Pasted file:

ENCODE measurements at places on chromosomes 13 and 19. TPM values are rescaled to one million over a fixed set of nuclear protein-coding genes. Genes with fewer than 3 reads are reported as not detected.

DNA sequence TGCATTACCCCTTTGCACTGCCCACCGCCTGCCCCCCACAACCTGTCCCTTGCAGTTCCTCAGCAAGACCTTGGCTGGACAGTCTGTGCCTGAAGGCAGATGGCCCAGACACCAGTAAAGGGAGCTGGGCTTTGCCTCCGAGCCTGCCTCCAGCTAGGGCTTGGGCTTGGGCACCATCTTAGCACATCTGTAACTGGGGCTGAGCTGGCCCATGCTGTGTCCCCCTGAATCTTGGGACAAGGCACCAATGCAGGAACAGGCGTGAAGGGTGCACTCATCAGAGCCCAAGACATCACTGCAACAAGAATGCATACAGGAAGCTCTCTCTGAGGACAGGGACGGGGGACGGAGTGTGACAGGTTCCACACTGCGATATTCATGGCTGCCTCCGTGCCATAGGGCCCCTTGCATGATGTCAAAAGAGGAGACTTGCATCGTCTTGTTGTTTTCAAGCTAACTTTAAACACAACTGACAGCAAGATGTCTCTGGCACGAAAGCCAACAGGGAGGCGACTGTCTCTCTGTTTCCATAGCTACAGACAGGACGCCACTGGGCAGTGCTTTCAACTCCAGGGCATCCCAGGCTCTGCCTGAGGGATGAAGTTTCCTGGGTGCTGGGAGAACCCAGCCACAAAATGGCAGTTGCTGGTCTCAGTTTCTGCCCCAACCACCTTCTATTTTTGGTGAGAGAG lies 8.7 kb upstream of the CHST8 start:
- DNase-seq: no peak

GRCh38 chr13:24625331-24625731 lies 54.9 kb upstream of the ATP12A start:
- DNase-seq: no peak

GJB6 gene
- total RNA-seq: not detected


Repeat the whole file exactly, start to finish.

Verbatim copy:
ENCODE measurements at places on chromosomes 13 and 19. TPM values are rescaled to one million over a fixed set of nuclear protein-coding genes. Genes with fewer than 3 reads are reported as not detected.

DNA sequence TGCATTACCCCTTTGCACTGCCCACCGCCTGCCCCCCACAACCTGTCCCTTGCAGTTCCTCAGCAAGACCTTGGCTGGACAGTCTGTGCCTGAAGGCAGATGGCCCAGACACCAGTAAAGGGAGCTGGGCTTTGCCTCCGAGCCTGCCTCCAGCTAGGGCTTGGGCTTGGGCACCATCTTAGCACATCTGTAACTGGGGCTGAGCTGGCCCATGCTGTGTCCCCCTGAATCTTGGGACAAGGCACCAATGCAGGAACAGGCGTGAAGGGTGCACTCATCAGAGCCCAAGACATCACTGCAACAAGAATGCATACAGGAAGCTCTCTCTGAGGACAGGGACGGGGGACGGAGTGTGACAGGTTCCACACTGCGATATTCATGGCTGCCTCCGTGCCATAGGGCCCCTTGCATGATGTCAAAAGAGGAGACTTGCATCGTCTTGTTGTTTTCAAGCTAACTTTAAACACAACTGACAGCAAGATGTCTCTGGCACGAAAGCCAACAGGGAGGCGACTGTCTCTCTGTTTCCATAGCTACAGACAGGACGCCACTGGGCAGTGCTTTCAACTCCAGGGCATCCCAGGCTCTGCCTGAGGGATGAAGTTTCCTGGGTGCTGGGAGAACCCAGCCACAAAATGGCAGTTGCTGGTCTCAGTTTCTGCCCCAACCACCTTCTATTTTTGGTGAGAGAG lies 8.7 kb upstream of the CHST8 start:
- DNase-seq: no peak

GRCh38 chr13:24625331-24625731 lies 54.9 kb upstream of the ATP12A start:
- DNase-seq: no peak

GJB6 gene
- total RNA-seq: not detected